There was a reason for making our journey a lot more difficult and time consuming. Rock pools. Peering into the depths of a huge pool, cut off from the sea and harbouring any number of monsters, is the best way to spend a summer’s afternoon. Drifting a stick through tendrils of bright green weed to flush out whatever may be hiding or camouflaged beneath it; patiently trapping tiny fish and shrimps with your hands until with a swoop you lift them from the water, and are able to examine them for a few elated seconds before returning them to their pool. The best thing of all, however, is ever so slowly lifting rocks from their resting places, to see what is hiding beneath them. Literally hours of fun to be had with this. We found a good assortment of crabs, and one huge fish that flopped out of the pool in panic, before escaping into the sea; much to my disappointment.

When we finally reached Mylor Harbour we bought well-deserved pints of Rattler (Cornish cider, pronounced ‘rat-luh’) and ice-creams, and sat on the quay enjoying the glorious sunshine. We were also treated to an unexpected air-show from a Royal Navy Rescue Helicopter, which looped around the harbour several times before hovering over the beach next to us and divesting itself of a paramedic on the end of a rope. An agog group of locals and tourists were by this point on their feet, pasties and pints of cider in their hands, and we watched in polite silence as the jump-suited paramedic jogged up the beach and into the woods. Imaginations ran riot, especially when the helicopter flew off around the bay, then returned to actually land; a second paramedic climbing out and jogging off in the same direction as the first. They eventually carried a patient on-board and took off, and the small crowd that had gathered slowly dispersed.

Can you spot the paramedic? He’s mid-air, if you need a clue!

The view across Mylor Harbour

More tales of seaside action and derring do to follow soon. Does anyone else enjoy hunting in rock pools as much as me?!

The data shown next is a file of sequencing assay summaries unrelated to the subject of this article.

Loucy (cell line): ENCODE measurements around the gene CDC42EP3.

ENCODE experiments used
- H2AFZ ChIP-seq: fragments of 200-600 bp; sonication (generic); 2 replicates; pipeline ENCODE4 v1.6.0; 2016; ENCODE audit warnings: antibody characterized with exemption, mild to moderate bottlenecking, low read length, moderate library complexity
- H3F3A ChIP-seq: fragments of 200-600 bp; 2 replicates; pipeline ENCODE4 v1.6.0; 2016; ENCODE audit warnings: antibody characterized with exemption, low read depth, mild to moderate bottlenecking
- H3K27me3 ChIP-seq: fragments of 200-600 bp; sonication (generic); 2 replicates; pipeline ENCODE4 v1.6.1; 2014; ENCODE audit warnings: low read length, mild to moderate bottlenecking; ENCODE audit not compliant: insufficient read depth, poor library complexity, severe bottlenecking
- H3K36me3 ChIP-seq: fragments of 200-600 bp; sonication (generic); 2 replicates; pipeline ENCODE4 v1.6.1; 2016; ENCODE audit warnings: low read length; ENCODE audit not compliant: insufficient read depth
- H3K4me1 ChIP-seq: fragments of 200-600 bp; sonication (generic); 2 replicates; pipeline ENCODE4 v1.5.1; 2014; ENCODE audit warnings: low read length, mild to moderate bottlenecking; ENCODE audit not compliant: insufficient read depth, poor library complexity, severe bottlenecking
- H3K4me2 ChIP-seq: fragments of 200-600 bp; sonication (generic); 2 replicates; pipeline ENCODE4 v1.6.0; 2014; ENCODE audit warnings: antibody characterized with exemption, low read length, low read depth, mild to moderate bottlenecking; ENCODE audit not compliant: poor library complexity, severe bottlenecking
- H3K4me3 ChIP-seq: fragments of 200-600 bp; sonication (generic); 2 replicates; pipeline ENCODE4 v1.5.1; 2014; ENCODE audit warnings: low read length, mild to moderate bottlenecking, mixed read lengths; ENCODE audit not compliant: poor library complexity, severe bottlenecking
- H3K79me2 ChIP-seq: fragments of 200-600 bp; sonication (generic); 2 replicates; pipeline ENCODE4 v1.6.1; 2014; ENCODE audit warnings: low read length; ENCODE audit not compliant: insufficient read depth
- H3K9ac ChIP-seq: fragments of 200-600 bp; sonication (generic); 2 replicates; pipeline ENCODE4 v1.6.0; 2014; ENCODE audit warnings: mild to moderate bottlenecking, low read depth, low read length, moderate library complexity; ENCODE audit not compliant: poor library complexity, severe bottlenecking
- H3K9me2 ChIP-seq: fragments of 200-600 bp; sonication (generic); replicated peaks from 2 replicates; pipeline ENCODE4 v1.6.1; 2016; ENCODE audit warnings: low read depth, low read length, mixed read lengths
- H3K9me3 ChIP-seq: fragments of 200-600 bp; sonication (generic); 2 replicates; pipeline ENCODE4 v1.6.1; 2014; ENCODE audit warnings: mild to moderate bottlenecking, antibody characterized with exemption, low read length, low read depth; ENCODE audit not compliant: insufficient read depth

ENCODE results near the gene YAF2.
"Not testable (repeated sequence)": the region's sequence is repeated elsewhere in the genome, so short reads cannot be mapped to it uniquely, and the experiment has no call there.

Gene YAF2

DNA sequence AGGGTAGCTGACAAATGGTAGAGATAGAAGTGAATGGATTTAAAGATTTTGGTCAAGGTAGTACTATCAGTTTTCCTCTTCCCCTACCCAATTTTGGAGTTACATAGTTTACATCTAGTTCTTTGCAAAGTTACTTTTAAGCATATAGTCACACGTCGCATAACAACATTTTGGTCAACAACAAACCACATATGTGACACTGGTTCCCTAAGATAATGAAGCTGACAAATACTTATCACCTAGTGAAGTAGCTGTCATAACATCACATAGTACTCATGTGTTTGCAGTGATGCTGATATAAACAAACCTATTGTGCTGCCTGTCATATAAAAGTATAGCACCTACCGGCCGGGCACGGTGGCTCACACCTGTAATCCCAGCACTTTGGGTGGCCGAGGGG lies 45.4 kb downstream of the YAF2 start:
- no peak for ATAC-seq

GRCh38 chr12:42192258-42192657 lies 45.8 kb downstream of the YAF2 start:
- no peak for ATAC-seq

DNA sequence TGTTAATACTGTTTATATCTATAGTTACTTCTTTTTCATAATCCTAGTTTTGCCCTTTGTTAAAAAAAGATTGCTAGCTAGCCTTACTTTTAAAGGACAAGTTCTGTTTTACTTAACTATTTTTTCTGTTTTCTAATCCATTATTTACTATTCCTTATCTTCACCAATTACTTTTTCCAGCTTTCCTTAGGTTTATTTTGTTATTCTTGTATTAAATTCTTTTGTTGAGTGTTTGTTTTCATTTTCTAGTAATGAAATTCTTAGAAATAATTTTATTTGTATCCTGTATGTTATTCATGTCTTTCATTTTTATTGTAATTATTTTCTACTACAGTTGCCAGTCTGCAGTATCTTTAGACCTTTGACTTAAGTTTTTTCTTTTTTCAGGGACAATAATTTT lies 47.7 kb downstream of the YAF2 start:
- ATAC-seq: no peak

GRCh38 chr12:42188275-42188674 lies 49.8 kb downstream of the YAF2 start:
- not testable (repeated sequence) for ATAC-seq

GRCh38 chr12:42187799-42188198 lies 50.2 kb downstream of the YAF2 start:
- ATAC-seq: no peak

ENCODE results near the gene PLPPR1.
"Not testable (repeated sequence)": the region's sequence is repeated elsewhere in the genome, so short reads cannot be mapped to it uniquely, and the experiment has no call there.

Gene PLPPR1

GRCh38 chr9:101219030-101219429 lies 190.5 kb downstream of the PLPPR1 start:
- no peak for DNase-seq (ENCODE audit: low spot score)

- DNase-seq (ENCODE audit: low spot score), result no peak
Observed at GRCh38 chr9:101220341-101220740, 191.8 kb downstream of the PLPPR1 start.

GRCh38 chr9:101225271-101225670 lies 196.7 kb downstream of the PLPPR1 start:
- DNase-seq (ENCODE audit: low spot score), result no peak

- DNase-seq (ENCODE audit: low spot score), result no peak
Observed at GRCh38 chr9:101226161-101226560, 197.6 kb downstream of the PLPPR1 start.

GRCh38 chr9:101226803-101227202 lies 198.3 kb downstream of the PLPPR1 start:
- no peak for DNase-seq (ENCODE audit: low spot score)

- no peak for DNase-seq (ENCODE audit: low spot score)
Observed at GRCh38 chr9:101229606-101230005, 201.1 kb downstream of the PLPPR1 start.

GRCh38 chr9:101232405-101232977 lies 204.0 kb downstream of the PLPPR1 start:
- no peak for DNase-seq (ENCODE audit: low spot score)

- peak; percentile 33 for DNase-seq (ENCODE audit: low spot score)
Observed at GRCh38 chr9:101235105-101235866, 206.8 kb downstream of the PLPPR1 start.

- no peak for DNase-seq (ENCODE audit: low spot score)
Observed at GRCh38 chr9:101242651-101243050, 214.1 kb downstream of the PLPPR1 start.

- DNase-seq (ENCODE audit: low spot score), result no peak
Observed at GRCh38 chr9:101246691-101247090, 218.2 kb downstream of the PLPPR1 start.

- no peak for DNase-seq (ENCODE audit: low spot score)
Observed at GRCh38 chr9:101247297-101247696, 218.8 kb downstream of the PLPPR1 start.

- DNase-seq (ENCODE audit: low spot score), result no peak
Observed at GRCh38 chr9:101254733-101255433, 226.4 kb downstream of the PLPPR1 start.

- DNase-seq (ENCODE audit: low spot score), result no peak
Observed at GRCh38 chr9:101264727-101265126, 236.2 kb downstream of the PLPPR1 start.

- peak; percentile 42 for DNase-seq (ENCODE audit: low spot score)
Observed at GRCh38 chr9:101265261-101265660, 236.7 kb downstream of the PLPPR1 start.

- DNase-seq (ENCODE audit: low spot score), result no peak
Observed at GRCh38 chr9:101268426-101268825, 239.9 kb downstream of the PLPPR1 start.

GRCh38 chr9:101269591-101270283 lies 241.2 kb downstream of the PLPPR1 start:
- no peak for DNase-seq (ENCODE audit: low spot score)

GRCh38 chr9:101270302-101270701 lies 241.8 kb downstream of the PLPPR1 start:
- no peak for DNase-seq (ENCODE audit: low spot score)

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10 thoughts on “Drifting Away: Cornwall, Crabs and Cider

  1. We love rockpooling in Cornwall, and eat at Rick Steins often, although we normally go to his St Petroc’s Bistro. There are some great pools at Dalmer bay on the other side of the camel estuary from Padstow. Near Falmouth there’s a great cafe called Miss Peapods in Penryn

  2. MY dad used to live in Flushing over 20 years ago. Falmouth was very scruffy and rundown then. The ferry over from Falmouth to Flushing was my favourite way to go get there too. I have fond memories of walking his dog on some of the little beaches around the edge of the Carrick Roads.

    • Falmouth has definitely improved over the last twenty years – I remember always driving to Truro for any form of shopping (apart from food, which was bought from the local farm shop or fishmongers of course!) but these days it’s a lovely little town in its own right. Jx

      • I am in my 60s now but during the 70s and 80s over a period of about 10 years we used to take our kids to Cornwall for the summer holiday. We stayed at a wonderful place called Prussia Cove. We rockpooled a lot, and went to Porthcurno to look for the tiny shells that get mixed up in the shellsand there. Since then I have looked in hundreds of rockpools as part of my interest in intertidal marine life. Most of the rockpool occupants are microscopic and I have always thought that the range of body forms that marine invertebrates adopt is amazing. I’ve continued to visit Cornwall several times a year to visit friends and some places haven’t changed at all – like Prussia Cove. I could ramble on…………… I like your writing.

  3. Pingback: A Wedding, a Floating Pub, and a Naked Yachtsman: more Adventures in Cornwall | Cocktails and Country Tales

  4. Pingback: Working – and Writing – in Tuscany | Cocktails and Country Tales